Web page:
Business always moves faster than government …
It’s no surprise that a great deal of lawmakers’ time is spent reacting to advances in commerce and science. It’s also no surprise that one of their favorite tactics is to call on their enforcement agencies to bring scrutiny against any topic about which they’re struggling to understand.
We’re now seeing this applied against at least two e-currency operations.
One of them, INT Gold, saw their head offices in Texas raided by the FBI in December. No arrests were made and no disclosures were presented to indicate the reason for their actions. The only auspices mentioned were that they were pursuing an ongoing fraud investigation. It’s now been over a month and nothing further has happened.
At roughly the same time, e-Gold was also served with a search warrant. It seems the justification was petty — they allegedly didn’t have a ‘required’ currency-exchange license — and they were upset enough to place the following posting on their website:
e-gold(R) welcomes US Government review of its status as a privately issued currency January 20, 2006
“Starting in mid-December 2005, Gold & Silver Reserve, Inc. (G&SR), contractual Operator and primary dealer for e-gold, has been the subject of a warranted search of its premises and records, had its domestic bank accounts frozen, and been the target of a precisely timed, extraordinarily misleading attack by a major business publication.
“In an emergency hearing in US District Court January 13, 2006, the freeze order on G&SR’s bank accounts was lifted. Though numerous criminal claims had been made in obtaining the search and seizure warrants, the Government has not sustained these allegations and the only remaining claim is a contention that G&SR has operated as a currency exchange without the proper license. G&SR had previously proposed to the Government that e-gold be classified for regulatory purposes as a currency, enabling G&SR to register as a currency exchange. In a Treasury report released January 11, 2006, however, the Department of Treasury reaffirmed their interpretation of the USC and CFR definitions of currency as excluding e-gold.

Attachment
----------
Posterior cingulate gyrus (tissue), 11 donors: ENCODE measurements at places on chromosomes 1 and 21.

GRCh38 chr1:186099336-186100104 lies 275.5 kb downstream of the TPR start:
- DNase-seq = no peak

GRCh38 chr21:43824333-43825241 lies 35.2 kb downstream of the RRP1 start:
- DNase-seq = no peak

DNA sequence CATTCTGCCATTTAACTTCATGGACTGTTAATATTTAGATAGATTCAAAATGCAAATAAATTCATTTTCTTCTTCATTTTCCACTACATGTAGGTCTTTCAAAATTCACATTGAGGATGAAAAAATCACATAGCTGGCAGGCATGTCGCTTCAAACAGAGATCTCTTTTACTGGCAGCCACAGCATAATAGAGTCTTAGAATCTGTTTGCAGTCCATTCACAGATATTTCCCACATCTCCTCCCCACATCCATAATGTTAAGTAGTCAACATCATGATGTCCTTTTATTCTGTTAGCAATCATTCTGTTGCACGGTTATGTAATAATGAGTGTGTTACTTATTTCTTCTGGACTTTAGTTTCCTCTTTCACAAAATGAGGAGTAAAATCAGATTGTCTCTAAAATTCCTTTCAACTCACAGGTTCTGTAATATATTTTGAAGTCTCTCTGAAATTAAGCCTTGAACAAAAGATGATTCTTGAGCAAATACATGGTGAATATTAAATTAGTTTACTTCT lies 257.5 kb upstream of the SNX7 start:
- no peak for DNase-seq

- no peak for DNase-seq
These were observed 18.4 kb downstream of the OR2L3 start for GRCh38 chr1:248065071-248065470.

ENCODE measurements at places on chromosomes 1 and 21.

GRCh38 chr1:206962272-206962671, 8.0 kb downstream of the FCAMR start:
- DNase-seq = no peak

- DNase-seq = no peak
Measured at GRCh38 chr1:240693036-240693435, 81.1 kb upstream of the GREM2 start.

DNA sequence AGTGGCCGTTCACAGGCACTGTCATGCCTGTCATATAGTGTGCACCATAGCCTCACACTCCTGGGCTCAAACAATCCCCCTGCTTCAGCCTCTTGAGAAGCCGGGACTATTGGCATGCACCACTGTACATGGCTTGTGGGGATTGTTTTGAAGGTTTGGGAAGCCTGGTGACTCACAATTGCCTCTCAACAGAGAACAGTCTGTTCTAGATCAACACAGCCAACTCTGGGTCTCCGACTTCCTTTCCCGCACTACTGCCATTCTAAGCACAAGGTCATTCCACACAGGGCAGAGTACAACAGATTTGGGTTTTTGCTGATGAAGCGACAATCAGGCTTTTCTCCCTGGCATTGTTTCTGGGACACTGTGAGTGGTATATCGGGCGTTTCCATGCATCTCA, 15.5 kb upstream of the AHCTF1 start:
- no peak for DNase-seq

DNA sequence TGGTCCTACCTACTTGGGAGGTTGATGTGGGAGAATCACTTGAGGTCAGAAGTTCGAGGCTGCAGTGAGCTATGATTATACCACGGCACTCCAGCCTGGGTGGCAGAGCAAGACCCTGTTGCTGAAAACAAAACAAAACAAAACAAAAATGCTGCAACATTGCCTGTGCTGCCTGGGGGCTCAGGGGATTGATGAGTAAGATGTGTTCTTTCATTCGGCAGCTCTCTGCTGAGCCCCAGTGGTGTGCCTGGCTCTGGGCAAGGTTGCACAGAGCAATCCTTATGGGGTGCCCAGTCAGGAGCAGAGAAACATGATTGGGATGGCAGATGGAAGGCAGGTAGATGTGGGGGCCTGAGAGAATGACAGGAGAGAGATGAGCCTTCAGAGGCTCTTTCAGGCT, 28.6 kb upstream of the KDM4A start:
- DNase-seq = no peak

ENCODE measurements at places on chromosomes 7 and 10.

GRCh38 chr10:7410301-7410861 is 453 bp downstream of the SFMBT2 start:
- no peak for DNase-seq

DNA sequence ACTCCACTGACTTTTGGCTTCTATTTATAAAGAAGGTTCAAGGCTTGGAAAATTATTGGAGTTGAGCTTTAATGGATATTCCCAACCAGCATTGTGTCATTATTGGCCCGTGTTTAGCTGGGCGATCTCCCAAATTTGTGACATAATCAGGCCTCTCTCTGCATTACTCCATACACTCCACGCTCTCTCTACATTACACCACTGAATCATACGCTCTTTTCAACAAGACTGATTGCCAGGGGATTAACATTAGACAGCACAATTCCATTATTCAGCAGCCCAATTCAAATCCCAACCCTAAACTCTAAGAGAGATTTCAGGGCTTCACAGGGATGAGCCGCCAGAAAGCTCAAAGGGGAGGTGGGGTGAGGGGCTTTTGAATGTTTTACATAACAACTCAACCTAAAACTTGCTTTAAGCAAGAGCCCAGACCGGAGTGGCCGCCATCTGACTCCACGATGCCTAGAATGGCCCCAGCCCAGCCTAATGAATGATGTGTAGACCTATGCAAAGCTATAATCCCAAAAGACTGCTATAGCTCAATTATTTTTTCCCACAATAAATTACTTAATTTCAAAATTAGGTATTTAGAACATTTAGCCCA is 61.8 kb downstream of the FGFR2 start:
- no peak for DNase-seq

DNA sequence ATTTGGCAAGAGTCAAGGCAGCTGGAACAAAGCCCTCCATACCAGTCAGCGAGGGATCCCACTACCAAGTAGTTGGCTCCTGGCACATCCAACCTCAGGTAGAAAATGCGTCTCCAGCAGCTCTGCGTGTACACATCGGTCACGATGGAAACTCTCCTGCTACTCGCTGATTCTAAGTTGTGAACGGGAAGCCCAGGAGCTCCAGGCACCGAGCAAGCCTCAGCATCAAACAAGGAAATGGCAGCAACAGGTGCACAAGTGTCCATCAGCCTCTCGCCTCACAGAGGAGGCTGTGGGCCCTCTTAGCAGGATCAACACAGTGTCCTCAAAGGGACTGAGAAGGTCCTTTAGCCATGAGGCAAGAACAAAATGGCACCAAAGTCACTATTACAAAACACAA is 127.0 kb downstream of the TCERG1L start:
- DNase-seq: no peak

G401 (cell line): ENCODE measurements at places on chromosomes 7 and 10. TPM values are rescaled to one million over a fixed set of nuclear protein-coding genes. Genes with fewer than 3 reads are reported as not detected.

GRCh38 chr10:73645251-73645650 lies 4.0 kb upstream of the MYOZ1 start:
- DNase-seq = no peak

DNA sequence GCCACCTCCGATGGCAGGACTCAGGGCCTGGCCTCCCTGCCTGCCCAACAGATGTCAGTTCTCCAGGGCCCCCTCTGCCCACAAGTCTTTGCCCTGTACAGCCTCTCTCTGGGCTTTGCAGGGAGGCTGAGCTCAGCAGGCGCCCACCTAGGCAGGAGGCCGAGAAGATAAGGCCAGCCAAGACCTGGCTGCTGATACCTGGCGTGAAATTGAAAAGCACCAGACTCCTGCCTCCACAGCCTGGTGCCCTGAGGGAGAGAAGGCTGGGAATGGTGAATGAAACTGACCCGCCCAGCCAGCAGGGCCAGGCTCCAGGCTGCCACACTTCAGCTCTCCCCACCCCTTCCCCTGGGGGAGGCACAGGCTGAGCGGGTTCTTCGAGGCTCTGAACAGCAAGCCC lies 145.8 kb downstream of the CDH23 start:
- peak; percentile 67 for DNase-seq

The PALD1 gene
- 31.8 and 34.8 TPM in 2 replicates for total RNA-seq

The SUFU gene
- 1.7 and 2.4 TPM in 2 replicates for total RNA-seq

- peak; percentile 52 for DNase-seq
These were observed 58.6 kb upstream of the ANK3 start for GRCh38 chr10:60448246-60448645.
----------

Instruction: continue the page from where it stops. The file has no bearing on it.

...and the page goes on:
“G&SR, for nearly a year, has been engaged with an agency of Treasury in a BSA (Bank Secrecy Act) compliance examination it had voluntarily initiated. G&SR, though preferring that the venue was not a courtroom, welcomes the opportunity to extend its discussions with the Government on how best to achieve appropriate statutory or regulatory cognizance of e-gold while continuing to build e-gold’s market share as a medium of international commerce.
“Despite the unfounded charges and adverse misleading publicity that have severely damaged both e-gold and G&SR, G&SR has continued to meet all financial obligations and remain completely operational. e-gold remains highly committed to its goal of bringing, for the first time in history, to people of any financial means across the globe, a secure payment mechanism at a fraction of the cost of any other system. e-gold fully expects to transcend the unfortunate events of the past month and resume its exponential growth.
“Further information can be found at:
www.e-gold.com www.omnipay.com www.treas.gov/press/releases/reports/js3077_01112005_MLTA.pdf”
The proactive approach by e-Gold should be applauded. INT Gold should have done the same thing.
If more of the public only knew how many times search papers were served on financial institutions for one reason or another, they’d no doubt be as skeptical as I am about the publicity the authorities have given their actions against these two e-currency companies.